Posted in Travel, Writing

Going Cold Turkey with My Cellphone (Mobile Phone)

If you ever grumble about the quality of mobile phone signals where you live, a  trip to the Pembrokeshire coastline will give you a new appreciation and sense of perspective of modern communications technology.

Desolate hillock on bike track in rural Wales
The height of mobile phone technology in rural Wales – standing on a hillock to get a signal

I recently accompanied a school party on a week-long residential trip to an adventure park there. In that beautiful rural setting, the only way I could get reception on my mobile was by standing at the top of the mountain-biking course, holding my phone aloft. Semaphore signals would have been more effective.

Feeling conspicuous, I eventually gave up and took an enforced week-long holiday from the internet. The closest I came to tweeting all week was when I chased a seagull that had snatched a child’s bag of sweets on the beach.

To be cut off from the world-wide web was a culture shock at first. Used to accessing the global village 24/7 on my smartphone, I suddenly found my social network limited to those within shouting distance.

So was I relieved when my phone buzzed back into life on the coach journey home? To my surprise, I was not. I realised I’d actually enjoyed going cold turkey. For several days after I got home, I barely glanced at my PC or my mobile.

Diagram of person holding 2 semaphore flags as...
Give me a “P” – by semaphore (Diagram: Wikipedia)

I felt the same as I do when we have a power cut midwinter – initial annoyance, followed by the simple pleasure of spending an evening by candlelight. Knowing that the crisis won’t last renders the experience liberating rather than scary, especially as I always keep a few candles where I can find them in the dark.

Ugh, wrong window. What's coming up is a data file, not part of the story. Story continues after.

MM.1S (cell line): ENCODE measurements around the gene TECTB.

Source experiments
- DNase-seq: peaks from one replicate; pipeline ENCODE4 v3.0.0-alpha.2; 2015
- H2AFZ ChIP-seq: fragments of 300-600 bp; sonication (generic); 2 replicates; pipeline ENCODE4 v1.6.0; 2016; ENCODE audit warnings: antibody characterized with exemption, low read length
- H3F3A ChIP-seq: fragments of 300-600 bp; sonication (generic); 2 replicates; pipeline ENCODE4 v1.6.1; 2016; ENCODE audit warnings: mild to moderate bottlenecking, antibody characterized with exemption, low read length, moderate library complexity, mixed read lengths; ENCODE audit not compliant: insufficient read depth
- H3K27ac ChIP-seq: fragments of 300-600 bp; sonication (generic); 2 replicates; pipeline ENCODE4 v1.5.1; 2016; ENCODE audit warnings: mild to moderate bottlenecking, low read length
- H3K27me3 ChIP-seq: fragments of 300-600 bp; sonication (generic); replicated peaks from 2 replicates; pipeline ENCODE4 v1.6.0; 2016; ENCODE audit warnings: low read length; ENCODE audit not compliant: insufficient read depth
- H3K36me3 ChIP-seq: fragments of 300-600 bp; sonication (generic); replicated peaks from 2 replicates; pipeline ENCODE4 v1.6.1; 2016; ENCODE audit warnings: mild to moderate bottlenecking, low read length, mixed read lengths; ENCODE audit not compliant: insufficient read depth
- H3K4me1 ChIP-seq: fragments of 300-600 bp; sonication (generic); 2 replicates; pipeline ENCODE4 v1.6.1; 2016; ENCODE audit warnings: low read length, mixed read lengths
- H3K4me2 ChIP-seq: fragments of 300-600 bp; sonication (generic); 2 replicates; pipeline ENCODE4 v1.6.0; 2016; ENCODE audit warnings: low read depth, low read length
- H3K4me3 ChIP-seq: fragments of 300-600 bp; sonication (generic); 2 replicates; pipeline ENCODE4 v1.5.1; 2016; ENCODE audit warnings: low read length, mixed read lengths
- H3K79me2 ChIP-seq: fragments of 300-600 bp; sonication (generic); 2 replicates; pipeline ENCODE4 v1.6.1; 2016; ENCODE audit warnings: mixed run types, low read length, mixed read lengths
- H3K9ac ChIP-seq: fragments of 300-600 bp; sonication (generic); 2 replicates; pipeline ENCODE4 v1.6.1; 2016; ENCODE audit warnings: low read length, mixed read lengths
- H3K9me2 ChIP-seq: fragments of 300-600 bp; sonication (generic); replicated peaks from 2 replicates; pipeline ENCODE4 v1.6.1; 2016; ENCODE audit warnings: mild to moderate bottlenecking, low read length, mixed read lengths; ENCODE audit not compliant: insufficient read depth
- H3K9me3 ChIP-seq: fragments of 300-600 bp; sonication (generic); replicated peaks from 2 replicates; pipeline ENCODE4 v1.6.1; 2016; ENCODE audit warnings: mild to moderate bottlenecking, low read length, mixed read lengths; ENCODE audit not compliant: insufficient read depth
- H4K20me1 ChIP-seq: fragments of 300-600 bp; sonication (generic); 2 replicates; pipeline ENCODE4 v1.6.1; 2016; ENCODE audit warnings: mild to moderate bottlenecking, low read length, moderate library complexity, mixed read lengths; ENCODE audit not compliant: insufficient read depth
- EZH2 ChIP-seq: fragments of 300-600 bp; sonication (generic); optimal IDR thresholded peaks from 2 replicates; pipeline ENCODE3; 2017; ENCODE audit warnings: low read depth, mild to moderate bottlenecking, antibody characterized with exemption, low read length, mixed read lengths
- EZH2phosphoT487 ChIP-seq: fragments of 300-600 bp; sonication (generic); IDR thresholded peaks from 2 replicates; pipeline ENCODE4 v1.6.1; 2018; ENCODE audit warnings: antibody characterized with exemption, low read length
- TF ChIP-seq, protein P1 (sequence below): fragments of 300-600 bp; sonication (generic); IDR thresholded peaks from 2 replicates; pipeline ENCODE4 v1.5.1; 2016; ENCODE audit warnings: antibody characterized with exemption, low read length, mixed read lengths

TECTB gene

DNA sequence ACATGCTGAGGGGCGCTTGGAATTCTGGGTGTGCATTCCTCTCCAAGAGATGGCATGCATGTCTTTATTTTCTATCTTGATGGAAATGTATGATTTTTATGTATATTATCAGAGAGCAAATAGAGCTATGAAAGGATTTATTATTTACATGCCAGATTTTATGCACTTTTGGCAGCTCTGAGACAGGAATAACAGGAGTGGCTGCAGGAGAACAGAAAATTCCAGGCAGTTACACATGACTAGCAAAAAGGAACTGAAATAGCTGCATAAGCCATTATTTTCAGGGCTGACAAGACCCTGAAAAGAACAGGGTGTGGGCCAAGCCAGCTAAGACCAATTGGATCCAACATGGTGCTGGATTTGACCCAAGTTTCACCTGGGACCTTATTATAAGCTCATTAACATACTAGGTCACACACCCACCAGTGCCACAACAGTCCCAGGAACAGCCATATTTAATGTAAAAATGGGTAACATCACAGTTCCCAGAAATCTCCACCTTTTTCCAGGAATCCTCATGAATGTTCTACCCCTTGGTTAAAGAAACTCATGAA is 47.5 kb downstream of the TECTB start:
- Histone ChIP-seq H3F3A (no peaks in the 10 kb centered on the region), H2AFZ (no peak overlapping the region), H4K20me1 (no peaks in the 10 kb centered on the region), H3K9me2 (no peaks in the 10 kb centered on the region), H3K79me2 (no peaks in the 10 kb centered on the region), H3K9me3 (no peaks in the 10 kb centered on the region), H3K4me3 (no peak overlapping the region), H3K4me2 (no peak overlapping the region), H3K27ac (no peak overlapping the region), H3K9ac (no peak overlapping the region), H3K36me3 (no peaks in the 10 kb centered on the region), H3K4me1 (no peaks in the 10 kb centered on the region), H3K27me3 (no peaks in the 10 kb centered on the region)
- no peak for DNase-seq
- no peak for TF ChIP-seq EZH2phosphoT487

And now I realise I’d overlooked an easy solution: next time, I’ll just pack a couple of semaphore flags. Problem solved!

(This post was originally written for the August 2013 issue of the Hawkesbury Parish News)

If you enjoyed this post, you might like to read more of my thoughts on mobile phones (that’s cellphones to you, my American friends!)

Signally Challenged in Scotland

Don’t Leave Her Hanging on the Telephone

Posted in Travel

Signally Challenged In Scotland

New Mobile Cell Phone Technology

If you think the mobile phone signal in Hawkesbury isn’t great, you should try touring the coast of Scotland. In our week long trip around Fife (that’s the bit that sticks out to the right above Edinburgh), there was hardly a day went by when I could text or call home. Even my usual Hawkesbury tricks – holding the phone above my head or next to a window – would not  persuade a single one of those aggravating little bars turn black. If we’d been in the Scottish Highlands, I’d have understood the problem: no line of sight contact with mobile masts. Those pesky mountains do get in the way sometimes.

I was once involved in a BBC outside broadcast at Westonbirt Arboretum. The technical guy complained that the proximity of tall trees was the one thing to avoid when trying to make a transmission. (Cue to sack the location scout!) But when you’re in treeless ground at sea level, there really is no excuse.

Mary, Queen of Scots

Ironically, we encountered on our coastal tour some surprisingly successful communication feats using old technology. While imprisoned in Lochleven Castle, Mary, Queen of Scots used her pearl earrings as a signal – she gave them to a secret messenger to send back to her as proof that his mission had succeeded.

RRS Discovery English: Museum ship RRS Discove...

The intrepid polar explorers who joined Captain Cook on the RRS Discovery (now a floating museum in Dundee) packed rockets to use as distress signals. They didn’t seem to have an alternative for good news.

Bell Rock Lighthouse

But my favourite was the system used by Robert Stevenson’s Bell Rock Lighthouse, built 200 years ago 11 miles off the coast of Arbroath. To indicate to those on dry land that all was well, the lighthouse keepers had to hoist a large brass ball to the top of the lighthouse tower each day. If on any day the ball did not appear, shore staff assumed there was a major  emergency at the lighthouse (e.g. serious illness or death of the keepers) and sent out a rescue boat. There was only one tale of an unnecessary emergency mission: when a large seabird nested in front of the light, obscuring the view of the ball.

So even the least technical solution isn’t failsafe. I think I’ll stick with my mobile. And dry land.


(All photos by Wikipedia – must get my camera fixed!)

This post was originally written for the May issue of the Hawkesbury Parish News.

If you enjoyed this article about my recent Scottish trip, you might also enjoy this one:

Dorothy Was Right: There’s No Place Like Home 

 or this one:  New Respect for Old Fishwives